Harford Council passes Comprehensive Zoning legislation

The 2017 Comprehensive Zoning legislation and a handful of amendments were approved Tuesday night by the Harford County Council.

The legislation addressed property owners’ requests to rezone 112 properties were approved 6-0. Councilman Joe Woods, an employee of FEMA who was deployed to Florida to help with Hurricane Irma recovery efforts, was not at the meeting.

The Comprehensive Zoning Review process, required every eight years by law in Harford County, got underway more than a year ago.

The final legislation passed Tuesday must still be signed by County Executive Barry Glassman, who has veto powers. Once approved, there will be a 60-day period during which residents can petition the legislation to referendum.

Among the rezoning requests not approved via the legislation were two sets of properties in northern Harford County, one at the intersection of Route 23 and Route 24 in Forest Hill, and another at Route 23 and Jarrettsville Pike in Madonna. Rezonings sought by the owners were actively opposed by area residents who organized “Protect this Village” of Forest Hill and “Keep Madonna Rural.”

In Forest Hill, the property at the intersection, currently zoned rural residential, was upzoned only to low density R1 residential. The owner had sought B3 general business zoning, a much higher intensity classification.

In Madonna, the owner of 8 acres at the intersection of Routes 23 and 146 had sought rezoning from agricultural to high-intensity B3 business. The legislation left the zoning at AG, however.

Before voting on the final bill, council members lauded the work done by Glassman’s administration and the county Planning Advisory Board, for reviewing each rezoning request and making recommendations.

“I had no amendments. Your administration, Planning and Zoning, the Planning Advisory Board, did a very fair job,” Councilman Chad Shrodes said. “There was no need for me to change anything.”

Councilman Jim McMahan made sure to praise the advisory board.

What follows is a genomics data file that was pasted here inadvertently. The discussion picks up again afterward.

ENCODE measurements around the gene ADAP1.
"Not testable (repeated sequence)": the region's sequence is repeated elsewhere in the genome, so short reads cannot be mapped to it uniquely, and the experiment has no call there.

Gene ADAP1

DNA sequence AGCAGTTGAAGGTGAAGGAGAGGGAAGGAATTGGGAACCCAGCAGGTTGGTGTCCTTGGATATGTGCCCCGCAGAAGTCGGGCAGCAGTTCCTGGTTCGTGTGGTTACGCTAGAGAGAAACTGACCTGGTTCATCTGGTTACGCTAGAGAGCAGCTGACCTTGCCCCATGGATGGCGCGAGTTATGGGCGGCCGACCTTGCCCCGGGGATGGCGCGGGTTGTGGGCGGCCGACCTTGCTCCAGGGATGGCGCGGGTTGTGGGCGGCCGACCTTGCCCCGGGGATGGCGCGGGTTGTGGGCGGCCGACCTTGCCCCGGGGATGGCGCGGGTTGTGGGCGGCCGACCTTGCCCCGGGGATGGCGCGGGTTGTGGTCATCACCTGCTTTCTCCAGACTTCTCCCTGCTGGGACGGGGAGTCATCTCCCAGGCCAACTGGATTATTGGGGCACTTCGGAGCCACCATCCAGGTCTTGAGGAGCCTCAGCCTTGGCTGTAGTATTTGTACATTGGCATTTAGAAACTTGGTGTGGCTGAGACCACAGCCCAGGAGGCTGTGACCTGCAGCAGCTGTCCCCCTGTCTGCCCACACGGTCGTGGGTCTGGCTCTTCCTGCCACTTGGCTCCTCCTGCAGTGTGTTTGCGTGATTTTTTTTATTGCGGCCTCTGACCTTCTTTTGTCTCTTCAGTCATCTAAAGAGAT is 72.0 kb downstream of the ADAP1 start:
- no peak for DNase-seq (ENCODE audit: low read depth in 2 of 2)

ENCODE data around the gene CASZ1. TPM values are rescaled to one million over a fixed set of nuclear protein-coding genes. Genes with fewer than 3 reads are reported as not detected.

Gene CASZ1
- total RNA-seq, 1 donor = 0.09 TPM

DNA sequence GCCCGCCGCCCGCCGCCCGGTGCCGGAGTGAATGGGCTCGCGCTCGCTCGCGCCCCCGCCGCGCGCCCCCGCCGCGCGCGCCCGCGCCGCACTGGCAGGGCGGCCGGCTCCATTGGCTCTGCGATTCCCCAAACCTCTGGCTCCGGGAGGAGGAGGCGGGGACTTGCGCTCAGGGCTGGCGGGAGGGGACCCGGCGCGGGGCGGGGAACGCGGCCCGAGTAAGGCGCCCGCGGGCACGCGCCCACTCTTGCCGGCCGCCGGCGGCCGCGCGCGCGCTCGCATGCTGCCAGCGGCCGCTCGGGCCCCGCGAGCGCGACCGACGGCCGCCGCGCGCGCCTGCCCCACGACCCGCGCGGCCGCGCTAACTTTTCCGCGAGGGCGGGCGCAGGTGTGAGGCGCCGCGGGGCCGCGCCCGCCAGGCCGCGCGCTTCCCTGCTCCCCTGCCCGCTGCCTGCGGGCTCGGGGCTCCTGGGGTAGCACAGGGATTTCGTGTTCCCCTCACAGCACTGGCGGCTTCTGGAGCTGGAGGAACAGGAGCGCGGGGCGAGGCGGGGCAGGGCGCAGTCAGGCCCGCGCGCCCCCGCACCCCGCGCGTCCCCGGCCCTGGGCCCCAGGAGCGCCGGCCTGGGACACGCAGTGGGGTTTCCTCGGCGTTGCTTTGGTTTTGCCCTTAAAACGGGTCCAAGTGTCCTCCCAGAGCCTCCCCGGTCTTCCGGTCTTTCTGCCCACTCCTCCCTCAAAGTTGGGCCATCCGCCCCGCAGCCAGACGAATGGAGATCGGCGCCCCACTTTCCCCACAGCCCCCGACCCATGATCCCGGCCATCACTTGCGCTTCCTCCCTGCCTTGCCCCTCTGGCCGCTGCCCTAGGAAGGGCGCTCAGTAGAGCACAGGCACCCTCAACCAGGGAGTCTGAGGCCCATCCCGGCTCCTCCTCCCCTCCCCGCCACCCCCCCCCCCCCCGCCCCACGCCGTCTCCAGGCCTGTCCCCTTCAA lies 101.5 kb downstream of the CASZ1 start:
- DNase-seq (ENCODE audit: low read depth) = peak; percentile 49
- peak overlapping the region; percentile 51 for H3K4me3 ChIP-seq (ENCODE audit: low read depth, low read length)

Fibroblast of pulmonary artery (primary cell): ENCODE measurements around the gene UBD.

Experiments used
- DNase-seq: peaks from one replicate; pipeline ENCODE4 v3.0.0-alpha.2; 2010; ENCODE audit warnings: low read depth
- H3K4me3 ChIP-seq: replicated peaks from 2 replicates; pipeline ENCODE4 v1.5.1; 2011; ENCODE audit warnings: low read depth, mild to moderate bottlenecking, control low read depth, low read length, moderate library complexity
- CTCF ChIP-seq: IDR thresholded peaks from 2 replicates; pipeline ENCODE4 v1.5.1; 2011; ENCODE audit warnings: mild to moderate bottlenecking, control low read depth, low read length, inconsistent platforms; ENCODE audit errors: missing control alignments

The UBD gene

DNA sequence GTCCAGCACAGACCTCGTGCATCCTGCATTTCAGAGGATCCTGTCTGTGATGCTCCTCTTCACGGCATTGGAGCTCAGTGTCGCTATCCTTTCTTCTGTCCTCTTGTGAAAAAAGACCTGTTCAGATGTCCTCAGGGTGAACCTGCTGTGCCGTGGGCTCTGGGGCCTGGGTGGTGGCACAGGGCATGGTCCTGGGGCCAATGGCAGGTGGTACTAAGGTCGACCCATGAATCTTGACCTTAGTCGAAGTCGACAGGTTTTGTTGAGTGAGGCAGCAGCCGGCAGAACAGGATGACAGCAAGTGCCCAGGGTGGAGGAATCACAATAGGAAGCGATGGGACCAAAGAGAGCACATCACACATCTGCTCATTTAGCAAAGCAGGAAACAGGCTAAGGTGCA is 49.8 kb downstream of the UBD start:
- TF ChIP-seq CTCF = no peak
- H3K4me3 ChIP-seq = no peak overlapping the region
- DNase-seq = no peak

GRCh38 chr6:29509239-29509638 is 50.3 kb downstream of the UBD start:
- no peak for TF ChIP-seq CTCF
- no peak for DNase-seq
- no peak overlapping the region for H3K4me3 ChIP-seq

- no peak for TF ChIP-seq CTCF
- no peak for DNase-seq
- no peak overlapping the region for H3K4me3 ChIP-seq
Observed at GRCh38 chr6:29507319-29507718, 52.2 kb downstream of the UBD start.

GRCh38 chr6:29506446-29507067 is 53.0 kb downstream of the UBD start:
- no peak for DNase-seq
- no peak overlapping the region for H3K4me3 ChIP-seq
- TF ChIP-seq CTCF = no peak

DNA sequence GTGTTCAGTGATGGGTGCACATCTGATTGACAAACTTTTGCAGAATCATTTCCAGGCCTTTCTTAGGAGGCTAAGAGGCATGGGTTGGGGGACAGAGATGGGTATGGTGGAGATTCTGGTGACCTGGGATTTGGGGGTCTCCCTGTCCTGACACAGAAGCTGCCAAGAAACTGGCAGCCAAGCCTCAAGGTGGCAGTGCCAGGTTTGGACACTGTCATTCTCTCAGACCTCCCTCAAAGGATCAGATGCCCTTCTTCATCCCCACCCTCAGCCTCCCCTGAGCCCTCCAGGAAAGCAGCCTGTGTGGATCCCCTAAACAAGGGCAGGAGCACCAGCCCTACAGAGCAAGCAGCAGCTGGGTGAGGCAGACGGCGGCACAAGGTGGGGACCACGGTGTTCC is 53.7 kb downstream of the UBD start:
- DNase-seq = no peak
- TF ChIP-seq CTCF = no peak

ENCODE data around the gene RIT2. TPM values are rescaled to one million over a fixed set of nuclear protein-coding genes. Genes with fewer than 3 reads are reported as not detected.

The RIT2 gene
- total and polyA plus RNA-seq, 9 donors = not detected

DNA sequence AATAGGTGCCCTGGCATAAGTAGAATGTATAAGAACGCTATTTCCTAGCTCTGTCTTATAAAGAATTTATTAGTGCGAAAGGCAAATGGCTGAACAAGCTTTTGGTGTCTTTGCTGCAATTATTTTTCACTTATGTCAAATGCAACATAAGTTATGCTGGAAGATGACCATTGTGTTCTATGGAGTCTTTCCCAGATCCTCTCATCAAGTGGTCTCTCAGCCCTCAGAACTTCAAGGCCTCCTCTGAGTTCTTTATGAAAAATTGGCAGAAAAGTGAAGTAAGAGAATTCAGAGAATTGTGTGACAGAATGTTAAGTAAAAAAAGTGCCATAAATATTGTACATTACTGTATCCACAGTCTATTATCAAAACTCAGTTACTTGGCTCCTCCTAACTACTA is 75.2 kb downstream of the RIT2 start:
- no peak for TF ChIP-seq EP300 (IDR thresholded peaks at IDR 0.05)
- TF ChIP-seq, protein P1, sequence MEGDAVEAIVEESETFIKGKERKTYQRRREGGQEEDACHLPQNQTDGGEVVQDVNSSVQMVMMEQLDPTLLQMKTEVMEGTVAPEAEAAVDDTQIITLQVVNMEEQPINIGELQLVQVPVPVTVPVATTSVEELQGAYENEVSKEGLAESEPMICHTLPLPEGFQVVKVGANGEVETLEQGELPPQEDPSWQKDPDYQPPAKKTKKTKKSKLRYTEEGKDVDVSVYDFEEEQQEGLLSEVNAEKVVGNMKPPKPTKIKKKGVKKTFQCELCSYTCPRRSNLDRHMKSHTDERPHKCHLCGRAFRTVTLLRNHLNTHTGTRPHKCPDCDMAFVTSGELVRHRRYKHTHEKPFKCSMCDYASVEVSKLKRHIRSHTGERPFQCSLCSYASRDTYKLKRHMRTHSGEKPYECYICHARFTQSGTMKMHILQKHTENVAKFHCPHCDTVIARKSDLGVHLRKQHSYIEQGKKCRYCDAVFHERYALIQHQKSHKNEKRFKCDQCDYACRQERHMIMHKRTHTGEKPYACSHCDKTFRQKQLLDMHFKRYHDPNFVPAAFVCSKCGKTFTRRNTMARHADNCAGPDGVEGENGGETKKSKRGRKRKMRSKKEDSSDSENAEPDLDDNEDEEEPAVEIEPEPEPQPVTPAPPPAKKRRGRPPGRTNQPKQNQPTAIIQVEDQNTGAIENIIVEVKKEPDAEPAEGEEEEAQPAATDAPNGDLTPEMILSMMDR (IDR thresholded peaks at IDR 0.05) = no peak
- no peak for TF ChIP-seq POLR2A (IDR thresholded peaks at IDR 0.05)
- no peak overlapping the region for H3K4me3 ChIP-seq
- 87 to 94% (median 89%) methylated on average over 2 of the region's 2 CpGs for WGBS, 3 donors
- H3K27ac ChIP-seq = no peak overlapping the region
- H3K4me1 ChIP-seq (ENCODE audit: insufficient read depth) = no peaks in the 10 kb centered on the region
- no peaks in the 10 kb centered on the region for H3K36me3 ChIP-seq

“They don’t get enough credit for the amount of time they put in, taking ideas Planning and Zoning gives them, rehashing them and making their own independent decisions,” McMahan said.

He also thanked the people who got involved in the process, from individual citizens to citizen groups, like Friends of Harford, which made its own comments on the requests.

Before approving the entire bill, the council approved 13 amendments to properties in Aberdeen, Abingdon, greater Bel Air, Fallston and Joppa.

Aberdeen area

The biggest group was a set of changes to a cluster of properties, totaling about 8 acres, on the east side of Long Drive at the intersection of Route 22, which are zoned agricultural.

The owners were seeking B3 commercial zoning, but the council approved Councilman Patrick Vincenti’s amendments to rezone them to B1, a less intense zoning classification.

“These six parcels are surrounded by light industrial, mixed office, residential and it just makes no sense to leave them ag,” Vincenti said.

The county Planning and Zoning Department had recommended the zoning not be changed and the Planning Advisory Board, which reviewed each request, recommended a mixed office use.

In proposing the amendments, Vincenti said he spoke with Planning and Zoning staff, advisory board members, and Aberdeen Mayor Patrick McGrady and Planning Director Phyllis Grover about the changes. Everyone agreed B1 zoning would be “consistent and compatible” with the development and land use in the surrounding area.